The world was dealt a heavy blow on February 27th when Leonard Nimoy, the legendary actor who portrayed the iconic character of Spock on Star Trek, passed away at the age of 83. On February 19th, Nimoy was taken to the hospital for chest pains and died 8 days later. His death is the tragic result of his ongoing fight with chronic obstructive pulmonary disease (COPD), which he attributed to smoking, a habit he had given up 30 years ago.

It’s something that is happening all too often these days. Celebrities who are responsible for some of the greatest roles of the ’70s and ’80s are passing away. Just last year we lost the likes of Robin Williams, James Garner and Harold Ramis, to name only a few. It’s a brutal reminder that death claims us all eventually, no matter who we are or what kind of impact we made on the world.

But enough with sadness, let’s instead celebrate the life of a man who has brought joy, inspiration and hours of entertainment to millions of people. Nimoy appeared in many films and television series before the original Star Trek series began in 1966, but it was his role as the Vulcan Spock that catapulted his career. Stoic, logical and practical to a fault, Spock stands as one of the most recognizable science fiction characters of all time due to his distinctive appearance, memorable quotes and, of course, Nimoy’s fantastic performance. Nimoy went on to star in all 3 seasons of the series as well as six films that featured the original cast. I myself am not very familiar with the original show, having only seen a couple of episodes, but everything I do know is due in large part to my father, who‘s love and passion for the franchise sparked my own appreciation of the science-fiction genre. Nimoy would later reprise the role in the 2009 reeboot of the Star Trek franchise as well as its sequel.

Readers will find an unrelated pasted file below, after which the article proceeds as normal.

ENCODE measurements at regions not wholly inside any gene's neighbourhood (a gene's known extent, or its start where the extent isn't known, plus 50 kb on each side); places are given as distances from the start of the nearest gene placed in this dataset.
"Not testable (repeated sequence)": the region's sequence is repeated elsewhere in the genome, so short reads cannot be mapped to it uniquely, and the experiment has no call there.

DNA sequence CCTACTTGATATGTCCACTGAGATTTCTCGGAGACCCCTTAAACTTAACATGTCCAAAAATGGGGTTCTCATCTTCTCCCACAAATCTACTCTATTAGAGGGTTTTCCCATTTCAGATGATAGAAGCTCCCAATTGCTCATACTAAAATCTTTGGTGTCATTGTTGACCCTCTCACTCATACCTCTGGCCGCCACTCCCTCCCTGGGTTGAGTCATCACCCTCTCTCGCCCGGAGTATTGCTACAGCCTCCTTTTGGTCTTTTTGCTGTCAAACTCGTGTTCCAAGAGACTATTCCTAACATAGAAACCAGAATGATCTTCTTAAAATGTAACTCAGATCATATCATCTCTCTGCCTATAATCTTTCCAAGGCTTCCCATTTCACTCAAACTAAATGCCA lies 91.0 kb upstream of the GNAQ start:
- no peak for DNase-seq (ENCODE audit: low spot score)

photo from wikimedia

His career didn’t end with Spock. Some might remember his short but impactful role in the FOX series Fringe in which he played Dr. William Bell, the head of a massive technology corporation called Massive Dynamic and served as both an ally and villain to the show’s heroes. Nimoy was the host of the syndicated series In Search of… which explored real-life paranormal and unexplained events and also voiced the character of Master Xehanort in the popular video game franchise Kingdom Hearts. One aspect of Nimoy’s career that many people probably don’t know about or remember is his time as a director. Not only did he direct two of the six Star Trek films he starred in, but he also directed the classic 1987 Tom Selleck starring comedy Three Men and A Baby.

He may not have won any Oscars, but Leonard Nimoy’s impact on the world of entertainment is one that will be felt for years to come and in certain ways, helped science fiction transform from a niche genre associated with nerds and geeks, to a widely loved form of entertainment that people from all walks of life enjoy. So rest in peace Leonard Nimoy, you have truly lived a long and prosperous life.